Most pre-workouts won’t contain this much. But if you already supplement with a high-quality creatine powder and then take a pre-workout also containing creatine, you may end up with side effects. These are generally mild but still unpleasant. (Kreider et al., 2003).


Beta-alanine side effects

Possibly the most well-known side effect of most pre-workouts, beta-alanine can cause a tingling sensation on the skin known as paresthesia, even at relatively low doses (800mg-1g). While this sensation is generally harmless, it can be uncomfortable and agitating for some individuals. (Hobson et al., 2012).


Nitric oxide side effects

Nitric oxide Precursors such as L-arginine and L-citrulline are used to improve blood flow and muscle oxygenation. However, overconsumption can lead to gastrointestinal distress, including upset stomach and diarrhoea. When using a reliable pre-workout, you won’t be taking enough of a dose to experience side effects. (Bailey et al., 2010).

Electrolytes side effects

While electrolytes like sodium and potassium are crucial for hydration and muscle function, excessive consumption can lead to imbalances, which in turn can cause issues like hypertension (from too much sodium) or hyperkalemia (from too much potassium). To avoid these potential side effects, it's important not to exceed the recommended daily intake and to be mindful of additional sources of electrolytes in your diet, especially if you consume a lot of processed or salty foods (Shirreffs & Sawka, 2011).

Vitamins and minerals side effects

B vitamins like thiamin, riboflavin, and vitamin B-6 are essential for energy metabolism and cell regeneration. However, taking these vitamins in very high doses can lead to imbalances and side effects, such as nerve damage or liver toxicity. To avoid these issues, adhere to the recommended daily allowance and consult with a healthcare provider if you're considering higher doses, especially if you have existing health conditions or are taking other medications (Manore et al., 2007).


Are there pre-workouts with no side effects?

Everyone’s physiology is different, and there can be no guarantee you won’t get side effects from a supplement. If you’re in doubt, always contact a medical professional before you take it.

That being said, there are some high-quality pre-workouts on the market that are not stimulant-heavy, are made from natural sources, and are unlikely to cause side effects.

The Vivo Life Pre-workout is formulated to maximise physical and mental performance using a blend of ingredients like beetroot powder and extract – rich in nitric oxide – for increased blood flow and better exercise performance.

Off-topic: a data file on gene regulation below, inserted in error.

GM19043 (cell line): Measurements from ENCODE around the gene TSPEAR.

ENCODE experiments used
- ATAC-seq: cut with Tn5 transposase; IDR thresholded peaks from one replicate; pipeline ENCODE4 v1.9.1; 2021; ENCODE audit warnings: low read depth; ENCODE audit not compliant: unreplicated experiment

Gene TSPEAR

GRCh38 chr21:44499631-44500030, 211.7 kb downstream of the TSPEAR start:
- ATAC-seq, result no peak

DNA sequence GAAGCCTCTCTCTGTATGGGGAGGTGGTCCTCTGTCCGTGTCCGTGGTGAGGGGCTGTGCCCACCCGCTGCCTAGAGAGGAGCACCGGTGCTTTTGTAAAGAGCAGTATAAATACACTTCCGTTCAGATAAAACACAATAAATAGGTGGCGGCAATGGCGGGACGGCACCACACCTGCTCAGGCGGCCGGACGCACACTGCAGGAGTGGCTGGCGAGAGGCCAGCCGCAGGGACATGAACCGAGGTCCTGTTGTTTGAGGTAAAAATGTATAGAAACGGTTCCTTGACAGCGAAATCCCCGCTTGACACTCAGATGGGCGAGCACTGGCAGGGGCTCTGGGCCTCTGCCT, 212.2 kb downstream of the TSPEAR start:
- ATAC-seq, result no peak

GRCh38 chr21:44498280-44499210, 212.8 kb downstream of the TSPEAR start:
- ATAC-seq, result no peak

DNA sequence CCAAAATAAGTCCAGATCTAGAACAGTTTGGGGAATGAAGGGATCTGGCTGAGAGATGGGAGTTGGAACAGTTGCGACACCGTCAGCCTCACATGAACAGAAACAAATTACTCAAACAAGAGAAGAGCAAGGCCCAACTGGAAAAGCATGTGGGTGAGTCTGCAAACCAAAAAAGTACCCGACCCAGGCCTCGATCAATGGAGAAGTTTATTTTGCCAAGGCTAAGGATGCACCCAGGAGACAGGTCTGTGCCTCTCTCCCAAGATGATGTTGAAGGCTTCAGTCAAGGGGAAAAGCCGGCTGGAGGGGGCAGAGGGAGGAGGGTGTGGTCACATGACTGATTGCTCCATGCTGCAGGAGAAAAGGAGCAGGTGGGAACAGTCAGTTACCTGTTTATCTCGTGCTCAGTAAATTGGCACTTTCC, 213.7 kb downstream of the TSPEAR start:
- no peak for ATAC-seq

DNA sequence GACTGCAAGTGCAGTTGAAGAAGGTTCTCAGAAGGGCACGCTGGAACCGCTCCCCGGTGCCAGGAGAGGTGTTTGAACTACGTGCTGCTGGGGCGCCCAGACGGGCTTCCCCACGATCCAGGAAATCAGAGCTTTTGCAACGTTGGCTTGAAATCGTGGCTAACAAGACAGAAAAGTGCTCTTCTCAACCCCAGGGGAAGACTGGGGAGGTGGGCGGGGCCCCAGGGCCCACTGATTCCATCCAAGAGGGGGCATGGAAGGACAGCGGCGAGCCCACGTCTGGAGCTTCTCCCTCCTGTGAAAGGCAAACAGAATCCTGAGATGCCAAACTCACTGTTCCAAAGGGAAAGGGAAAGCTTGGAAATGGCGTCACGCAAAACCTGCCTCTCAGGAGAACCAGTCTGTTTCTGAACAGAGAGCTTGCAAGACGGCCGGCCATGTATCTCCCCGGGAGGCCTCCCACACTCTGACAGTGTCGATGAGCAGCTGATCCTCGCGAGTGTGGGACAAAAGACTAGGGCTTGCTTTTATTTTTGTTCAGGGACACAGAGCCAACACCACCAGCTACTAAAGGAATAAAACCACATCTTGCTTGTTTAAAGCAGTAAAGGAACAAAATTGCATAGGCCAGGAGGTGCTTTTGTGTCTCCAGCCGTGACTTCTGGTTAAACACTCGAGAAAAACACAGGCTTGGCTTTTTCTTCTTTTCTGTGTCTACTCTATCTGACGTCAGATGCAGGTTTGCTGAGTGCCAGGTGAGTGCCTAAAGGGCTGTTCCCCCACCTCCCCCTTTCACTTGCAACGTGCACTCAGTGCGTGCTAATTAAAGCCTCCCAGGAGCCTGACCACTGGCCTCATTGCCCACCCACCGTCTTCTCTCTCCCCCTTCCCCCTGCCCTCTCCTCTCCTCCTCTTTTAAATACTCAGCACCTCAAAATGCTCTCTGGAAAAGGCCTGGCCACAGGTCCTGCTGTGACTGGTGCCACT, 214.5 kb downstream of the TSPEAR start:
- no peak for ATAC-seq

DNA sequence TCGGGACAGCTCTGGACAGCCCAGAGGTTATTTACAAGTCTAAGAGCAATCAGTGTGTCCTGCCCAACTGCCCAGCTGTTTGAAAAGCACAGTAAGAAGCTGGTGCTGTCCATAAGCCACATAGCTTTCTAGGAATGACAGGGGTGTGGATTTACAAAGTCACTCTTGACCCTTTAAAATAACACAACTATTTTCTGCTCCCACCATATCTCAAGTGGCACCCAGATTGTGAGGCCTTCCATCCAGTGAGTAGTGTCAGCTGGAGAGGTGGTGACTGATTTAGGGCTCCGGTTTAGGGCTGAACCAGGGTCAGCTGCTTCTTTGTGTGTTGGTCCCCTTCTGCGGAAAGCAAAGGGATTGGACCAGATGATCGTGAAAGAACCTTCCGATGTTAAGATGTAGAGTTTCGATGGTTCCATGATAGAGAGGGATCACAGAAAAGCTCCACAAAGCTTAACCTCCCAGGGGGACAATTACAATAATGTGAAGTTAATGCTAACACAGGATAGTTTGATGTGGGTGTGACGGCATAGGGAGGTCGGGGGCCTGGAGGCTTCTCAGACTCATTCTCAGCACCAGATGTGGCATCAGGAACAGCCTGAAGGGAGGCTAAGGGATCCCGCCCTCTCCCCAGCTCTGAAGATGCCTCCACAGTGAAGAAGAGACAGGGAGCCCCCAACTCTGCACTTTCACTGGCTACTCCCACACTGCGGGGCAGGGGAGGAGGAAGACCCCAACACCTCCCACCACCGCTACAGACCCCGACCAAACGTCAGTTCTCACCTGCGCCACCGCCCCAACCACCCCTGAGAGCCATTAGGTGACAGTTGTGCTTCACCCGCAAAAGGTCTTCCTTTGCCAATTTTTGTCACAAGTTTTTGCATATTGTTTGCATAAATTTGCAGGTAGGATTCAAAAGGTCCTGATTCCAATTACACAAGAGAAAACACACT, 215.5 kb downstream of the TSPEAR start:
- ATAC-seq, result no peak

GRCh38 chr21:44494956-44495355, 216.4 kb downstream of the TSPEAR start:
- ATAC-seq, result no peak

It also contains fermented L-citrulline malate for endurance and Guarana Extract for a gentle release of natural caffeine (50mg) for sustained energy. For a natural boost in energy, the Vivo Life pre-workout includes a Vganic™ Vitamin B Complex for mental focus, and pink Himalayan salt for electrolyte balance.

Our pre-workout doesn’t contain high levels of caffeine, beta-alanine, or creatine: so you won’t be at risk for those common pre-workout side effects. Using natural ingredients, our pre-workout will give you a natural, sustained boost without crashes, jitters, or interrupted sleep.

We don’t use artificial flavourings, fillers, or binders, so you’re not risking your long-term health for a short-term effect.

All Vivo Life products are third-party tested for contaminants and delivered through a carbon-neutral service. With our subscribe and save service, you can get your pre-workout delivered straight to your door at 15% off the normal price.

Try the Vivo Life Pre-Workout



Hobson, R.M., Saunders, B., Ball, G., Harris, R.C. and Sale, C. (2012). Effects of β-alanine supplementation on exercise performance: a meta-analysis. Amino Acids, 43(1), 25-37.
Kreider, R.B., Ferreira, M., Wilson, M., Grindstaff, P., Plisk, S., Reinardy, J., Cantler, E. and Almada, A.L. (2003). Effects of creatine supplementation on body composition, strength, and sprint performance. Medicine and Science in Sports and Exercise, 30(1), 73-82.
Magnuson, B.A., Burdock, G.A., Doull, J., Kroes, R.M., Marsh, G.M., Pariza, M.W., Spencer, P.S., Waddell, W.J., Walker, R. and Williams, G.M. (2007). Aspartame: a safety evaluation based on current use levels, regulations, and toxicological and epidemiological studies. Critical Reviews in Toxicology, 37(8), 629-727.
Manore, M.M., Meyer, N.L. and Thompson, J. (2007). Sport Nutrition for Health and Performance. Human Kinetics.
Soffritti, M., Belpoggi, F., Degli Esposti, D. and Lambertini, L. (2006). Aspartame induces lymphomas and leukaemias in rats. European Journal of Oncology, 10(2), 107-116.